The leader of the U.S. bishops' evangelization committee has offered suggestions on ways for the faithful to take part in the upcoming Year of Faith through sacramental participation, prayer and action.
The Year of Faith offers an opportunity for “a renewal of faith and evangelization for the whole Church,” said Bishop David L. Ricken of Green Bay, Wis., who chairs the U.S. bishops’ Committee on Evangelization and Catechesis.
On Sept. 24, Bishop Ricken issued recommendations on ways for Catholics to live the Year of Faith, which begins on Oct. 11 and runs through Nov. 24, 2013.
Announced by Pope Benedict XVI in honor of the 50th anniversary of the Second Vatican Council and the 20th anniversary of the Catechism of the Catholic Church, the upcoming year is intended to “strengthen the faith of Catholics and draw the world to faith by their example.”
Among Bishop Ricken’s suggestions – which were founded upon the guidelines issued by Vatican’s Congregation for the Doctrine of the Faith – was regular participation in the Mass.
“The Year of Faith is meant to promote the personal encounter with Jesus,” he said. “This occurs most immediately in the Eucharist.”
He explained that regular Mass attendance can strengthen one’s faith “through the Scriptures, the Creed, other prayers, sacred music, the homily, receiving Communion and being part of a faith community.”
In addition to simply attending Mass themselves, the faithful can also invite their friends to Mass, the bishop added, explaining that although the Year of Faith has a global focus, “real change occurs at the local level.”
“A personal invitation can make all the difference to someone who has drifted from the faith or feels alienated from the Church,” he said.
Furthermore, the Sacrament of Reconciliation can play an important role in spiritual growth, Bishop Ricken added.
“Confession urges people to turn back to God, express sorrow for falling short and open their lives to the power of God’s healing grace,” he said. “It forgives the injuries of the past and provides strength for the future.”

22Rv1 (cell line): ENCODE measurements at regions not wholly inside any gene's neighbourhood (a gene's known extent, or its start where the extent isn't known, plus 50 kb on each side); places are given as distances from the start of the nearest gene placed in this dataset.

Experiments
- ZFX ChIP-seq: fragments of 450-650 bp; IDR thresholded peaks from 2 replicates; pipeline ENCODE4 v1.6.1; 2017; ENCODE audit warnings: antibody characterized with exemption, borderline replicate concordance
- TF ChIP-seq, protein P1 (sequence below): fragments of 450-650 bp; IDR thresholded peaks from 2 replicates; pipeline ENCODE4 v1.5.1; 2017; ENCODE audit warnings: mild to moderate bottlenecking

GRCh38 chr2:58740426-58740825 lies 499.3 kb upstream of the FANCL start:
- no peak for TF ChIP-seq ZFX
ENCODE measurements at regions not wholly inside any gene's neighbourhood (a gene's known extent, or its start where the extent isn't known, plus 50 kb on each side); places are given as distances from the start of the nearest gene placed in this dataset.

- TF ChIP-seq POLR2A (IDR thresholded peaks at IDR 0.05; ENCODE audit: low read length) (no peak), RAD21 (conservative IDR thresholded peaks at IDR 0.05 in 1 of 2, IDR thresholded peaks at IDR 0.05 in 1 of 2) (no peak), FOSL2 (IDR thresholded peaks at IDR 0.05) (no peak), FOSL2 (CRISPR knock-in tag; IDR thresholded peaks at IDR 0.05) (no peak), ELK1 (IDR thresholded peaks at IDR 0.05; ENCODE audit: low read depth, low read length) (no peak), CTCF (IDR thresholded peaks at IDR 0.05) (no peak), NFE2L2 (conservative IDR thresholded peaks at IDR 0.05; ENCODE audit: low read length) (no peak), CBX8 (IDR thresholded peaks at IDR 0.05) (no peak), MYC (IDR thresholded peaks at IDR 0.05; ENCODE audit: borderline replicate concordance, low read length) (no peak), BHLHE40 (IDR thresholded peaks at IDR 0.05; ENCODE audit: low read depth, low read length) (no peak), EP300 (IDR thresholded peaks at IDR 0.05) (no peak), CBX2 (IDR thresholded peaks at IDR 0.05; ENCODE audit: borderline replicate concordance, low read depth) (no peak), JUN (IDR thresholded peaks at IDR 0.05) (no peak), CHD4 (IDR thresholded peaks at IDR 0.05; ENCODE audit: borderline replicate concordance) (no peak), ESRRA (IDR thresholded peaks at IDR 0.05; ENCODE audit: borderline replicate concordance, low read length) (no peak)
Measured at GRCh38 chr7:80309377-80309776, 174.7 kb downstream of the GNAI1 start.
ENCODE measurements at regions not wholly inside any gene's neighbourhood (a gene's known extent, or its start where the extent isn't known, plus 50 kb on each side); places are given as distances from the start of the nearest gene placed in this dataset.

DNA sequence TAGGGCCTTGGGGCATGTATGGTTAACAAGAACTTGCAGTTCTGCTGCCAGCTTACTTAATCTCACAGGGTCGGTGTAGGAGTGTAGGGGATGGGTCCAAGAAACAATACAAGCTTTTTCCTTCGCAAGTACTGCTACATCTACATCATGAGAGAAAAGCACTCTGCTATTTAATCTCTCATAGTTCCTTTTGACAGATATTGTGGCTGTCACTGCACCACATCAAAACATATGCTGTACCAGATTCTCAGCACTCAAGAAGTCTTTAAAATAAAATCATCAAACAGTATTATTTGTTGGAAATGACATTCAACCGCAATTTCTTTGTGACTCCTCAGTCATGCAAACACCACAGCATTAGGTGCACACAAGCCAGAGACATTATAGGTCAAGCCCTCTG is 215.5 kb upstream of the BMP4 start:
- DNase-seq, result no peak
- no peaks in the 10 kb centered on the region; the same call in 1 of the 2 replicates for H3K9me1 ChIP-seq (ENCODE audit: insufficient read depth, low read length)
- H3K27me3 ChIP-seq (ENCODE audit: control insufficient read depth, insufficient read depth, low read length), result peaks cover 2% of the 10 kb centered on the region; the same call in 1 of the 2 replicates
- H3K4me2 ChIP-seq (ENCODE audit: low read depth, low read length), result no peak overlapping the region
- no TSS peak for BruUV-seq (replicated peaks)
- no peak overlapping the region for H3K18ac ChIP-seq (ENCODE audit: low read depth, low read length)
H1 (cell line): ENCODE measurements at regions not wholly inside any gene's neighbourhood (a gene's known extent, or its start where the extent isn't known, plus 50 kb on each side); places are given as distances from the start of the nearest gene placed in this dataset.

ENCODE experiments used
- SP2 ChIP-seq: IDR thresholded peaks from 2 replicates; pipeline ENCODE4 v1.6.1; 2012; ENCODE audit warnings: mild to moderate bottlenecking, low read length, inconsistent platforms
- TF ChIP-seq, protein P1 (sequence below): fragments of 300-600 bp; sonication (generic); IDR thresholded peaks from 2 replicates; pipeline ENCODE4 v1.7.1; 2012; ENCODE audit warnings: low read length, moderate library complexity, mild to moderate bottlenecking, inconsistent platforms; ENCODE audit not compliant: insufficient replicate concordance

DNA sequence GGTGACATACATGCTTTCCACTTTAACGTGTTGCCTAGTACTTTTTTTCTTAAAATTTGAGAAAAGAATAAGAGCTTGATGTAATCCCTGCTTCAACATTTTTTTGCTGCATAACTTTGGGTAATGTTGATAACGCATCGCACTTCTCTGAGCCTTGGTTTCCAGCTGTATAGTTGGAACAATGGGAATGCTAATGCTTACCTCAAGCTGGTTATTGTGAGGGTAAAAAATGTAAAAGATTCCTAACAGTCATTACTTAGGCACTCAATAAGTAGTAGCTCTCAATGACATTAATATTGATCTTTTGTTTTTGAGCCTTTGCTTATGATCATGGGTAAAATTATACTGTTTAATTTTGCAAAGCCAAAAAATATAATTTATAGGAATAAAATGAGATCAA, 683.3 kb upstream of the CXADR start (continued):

The bishop also encouraged Catholics to learn about the saints, whose witness offers us hope and teaches us how to live as Christians. These holy men and women were sinners who continually strove to grow in their relationship with God, he said, and they give us an example of service through ministry, charity, prayer and everyday life.
Bishop Ricken encouraged Catholics to read the Bible every day during the Year of Faith in order to “become more attuned to the Word of God” and to study the Catechism to deepen their understanding of the Church’s “beliefs, moral teachings, prayer and sacraments.”
He also recommended reading the documents of the Second Vatican Council, which “ushered in a great renewal of the Church.”
The council affected the celebration of the Mass, the laity’s role and the Church’s understanding of itself and those of other faiths, he said, adding that Catholics must understand the council in order to “continue this renewal.”
In addition to prayer and study, the bishop emphasized, the foundational Church teachings “must translate into action.”
He suggested participation at the parish level, in roles such as lector, liturgical musician or catechist, to contribute to the community. He also recommended donations to charity and volunteering to aid those in need.
“This means to personally encounter Christ in the poor, marginalized and vulnerable,” he explained. “Helping others brings Catholics face-to-face with Christ and creates an example for the rest of the world.”
Finally, Bishop Ricken encouraged Catholics to work in their daily lives to adhere to the Beatitudes, which offer an example of virtue and “a rich blueprint for Christian living.”
“It’s precisely the example of lived faith needed to draw people to the Church in the year ahead,” he said.
Tags: Year of Faith